One victim of optimism about AIDS may be the annual ABC television special In a New Light. The show, which in 1992 became the first prime-time television program to deal with the epidemic, was axed by ABC President Bob Iger in June. "We have been extremely supportive of this effort over the years and have contributed greatly to the cause," Iger wrote in a Dear John letter to series producer Joe Lovett. "But we simply felt it appropriate to move on, in order to devote time to programs dealing with other issues."

From the beginning, ABC's commitment to AIDS education seemed to have more to do with personal loyalty than institutional compassion. In 1991, Barbara Walters asked Lovett, who had spent 10 years producing 20/20, to phone Phil Beuth, then president of Good Morning America and ABC late night television. Beuth had recently lost a son to AIDS and wanted to hear about an AIDS special that Lovett was filming for his new production company.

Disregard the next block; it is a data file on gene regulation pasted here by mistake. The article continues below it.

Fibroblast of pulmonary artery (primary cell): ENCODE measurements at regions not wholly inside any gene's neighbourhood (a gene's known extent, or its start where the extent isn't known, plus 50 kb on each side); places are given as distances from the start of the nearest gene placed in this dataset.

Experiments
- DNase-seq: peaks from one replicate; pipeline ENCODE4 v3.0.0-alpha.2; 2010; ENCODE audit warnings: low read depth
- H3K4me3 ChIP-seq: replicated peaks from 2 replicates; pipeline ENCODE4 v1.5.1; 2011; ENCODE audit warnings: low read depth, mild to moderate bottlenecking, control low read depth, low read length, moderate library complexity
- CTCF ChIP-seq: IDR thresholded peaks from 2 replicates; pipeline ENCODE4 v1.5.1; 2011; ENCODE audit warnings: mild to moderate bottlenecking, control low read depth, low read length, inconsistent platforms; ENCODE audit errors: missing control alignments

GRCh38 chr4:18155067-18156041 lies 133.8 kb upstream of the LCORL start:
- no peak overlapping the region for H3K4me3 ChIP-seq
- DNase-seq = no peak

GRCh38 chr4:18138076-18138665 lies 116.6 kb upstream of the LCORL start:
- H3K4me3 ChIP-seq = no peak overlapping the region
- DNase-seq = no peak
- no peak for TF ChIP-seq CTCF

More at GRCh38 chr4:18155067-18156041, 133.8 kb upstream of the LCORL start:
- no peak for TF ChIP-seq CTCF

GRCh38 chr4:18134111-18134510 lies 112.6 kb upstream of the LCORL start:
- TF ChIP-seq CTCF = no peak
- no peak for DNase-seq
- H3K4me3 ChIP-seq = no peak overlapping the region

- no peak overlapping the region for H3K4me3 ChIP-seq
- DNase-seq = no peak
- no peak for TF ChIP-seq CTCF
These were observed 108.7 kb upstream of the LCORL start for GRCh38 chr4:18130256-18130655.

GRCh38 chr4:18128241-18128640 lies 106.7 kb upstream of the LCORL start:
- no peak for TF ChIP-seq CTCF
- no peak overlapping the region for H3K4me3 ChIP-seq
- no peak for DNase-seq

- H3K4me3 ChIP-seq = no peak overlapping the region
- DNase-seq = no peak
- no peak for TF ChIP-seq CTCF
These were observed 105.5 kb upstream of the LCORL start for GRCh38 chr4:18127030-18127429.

"At that time, ABC had been bought by Capital Cities. Phil was one of the earliest employees of Cap Cities and was very close to the powers that be," Lovett recalls. "They knew Phil well and knew about his loss. They cared. In the beginning, this is how AIDS education projects happened. It was all about personal connections."

The 1992 two-hour premier, hosted by Linda Lavin, Bruce Davison and Robert Guillaume, contained musical performances intercut with educational segments and stories from PWAs. Over the next three years, the shows became progressively more frank-which, surprisingly, met with little resistance from network censors. In order to reach a more diverse audience, Lovett chose sexier hosts like Rosie Perez and Stephen Baldwin for the later specials. Then, last year, ABC scrapped the nubile celebrities and used its own staid news reporters as hosts. The 1996 show was informative but decidedly less appealing to young viewers.

ABC's decision to pull In a New Light mystified Lovett and came too late for him to find another sponsor for a 1997 show. "I honestly don't know why they did it," Lovett says. "ABC has done the show for five years; maybe they feel it's somebody else's turn to do their share." Now, Lovett is looking for funding from foundations to resurrect the series. "I hope that it's not part of the 'AIDS is over' syndrome," he says. "What we need now is more information-not less."